COLUMBUS (WCMH) — The “On Our Sleeves Movement” began on World Mental Health Day in October of 2018. In nearly two years, it has gained key supporters including Ryan Day, his wife Nina, and the Harlem Globetrotters.
And big names are speaking up about their own battles, including Buckeye basketball’s DJ Carton, who announced he’s stepping away from the game to care for his mental health. Carton now being praised for his courage to put himself before basketball.
The goal of the “On Our Sleeves Movement’ is encouraging just that: to talk openly about mental health by providing free resources, raising money for research, and advocating for children, including treating children in crisis at a new mental health facility at Nationwide Children’s Hospital.
According to Karri Schildmeyer, Senior Director for Corporate Alliance Marketing, “The statistics are scary — one in five children is dealing with the mental illness and 50 percent of mental illness shows up before you’re 14 years old. So we have to do something and the more we talk about it, the more people are going to feel comfortable in sharing their stories and maybe we can prevent, obviously prevent, bad things happening long-term.”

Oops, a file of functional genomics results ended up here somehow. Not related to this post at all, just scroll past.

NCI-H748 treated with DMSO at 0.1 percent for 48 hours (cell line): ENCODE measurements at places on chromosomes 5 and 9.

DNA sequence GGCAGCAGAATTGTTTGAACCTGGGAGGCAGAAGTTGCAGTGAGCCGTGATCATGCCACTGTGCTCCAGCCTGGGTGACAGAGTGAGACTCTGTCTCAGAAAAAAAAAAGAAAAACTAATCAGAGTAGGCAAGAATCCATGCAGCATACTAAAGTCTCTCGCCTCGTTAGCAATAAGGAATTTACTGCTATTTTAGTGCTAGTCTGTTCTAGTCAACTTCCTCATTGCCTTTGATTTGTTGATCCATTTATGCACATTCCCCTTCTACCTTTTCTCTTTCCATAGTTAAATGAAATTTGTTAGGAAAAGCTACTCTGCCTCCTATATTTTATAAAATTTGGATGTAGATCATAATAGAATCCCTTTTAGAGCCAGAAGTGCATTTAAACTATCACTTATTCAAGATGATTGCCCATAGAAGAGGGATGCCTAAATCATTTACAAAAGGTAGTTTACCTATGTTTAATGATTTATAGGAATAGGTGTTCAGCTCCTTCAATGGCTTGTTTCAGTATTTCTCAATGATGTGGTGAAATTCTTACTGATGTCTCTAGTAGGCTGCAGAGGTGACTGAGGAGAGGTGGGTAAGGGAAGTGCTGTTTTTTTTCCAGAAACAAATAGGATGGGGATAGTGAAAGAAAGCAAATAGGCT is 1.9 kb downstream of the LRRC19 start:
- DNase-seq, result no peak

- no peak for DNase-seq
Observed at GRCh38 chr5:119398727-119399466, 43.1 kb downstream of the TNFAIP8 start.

Schildmeyer is a champion of the movement, but more importantly, a mom of three girls.
“They grew up in this generation with social media and…we have anxiety and depression in our own family and I see this come about in my own children and the best way we can take care of them is to make sure that they know we are here, we will support you,” she said. “We are here, we will get them help if they need it, if they need medicine, if they need counseling,… I mean, it’s my greatest passion.”
And its proving to be a passion for others as well.
A youth football league raised $50,000 last fall. A local church designed coffee sleeves with positive messages for the hospital. And even the Harlem Globetrotters created custom sleeves and talk about mental health at their shows.
The biggest thing we can do at home is change the way we talk about mental illness, Schildmeyer said.
“If you have a neighbor or friend or a relative that comes in, they tell you, ‘I’m in the hospital, I broke my leg’, you know exactly what to do,” she said. “You take care of the family, bring dinners. When someone comes and says, ‘Oh my child has a mental health condition or is dealing with severe anxiety or depression,’ sort of stops people in their tracks, and we want people to think, people to feel comfortable, and to know that it’s OK to feel like you’re having a bad day.”
This content, in partnership with NBC4, is sponsored by Nationwide Children’s Hospital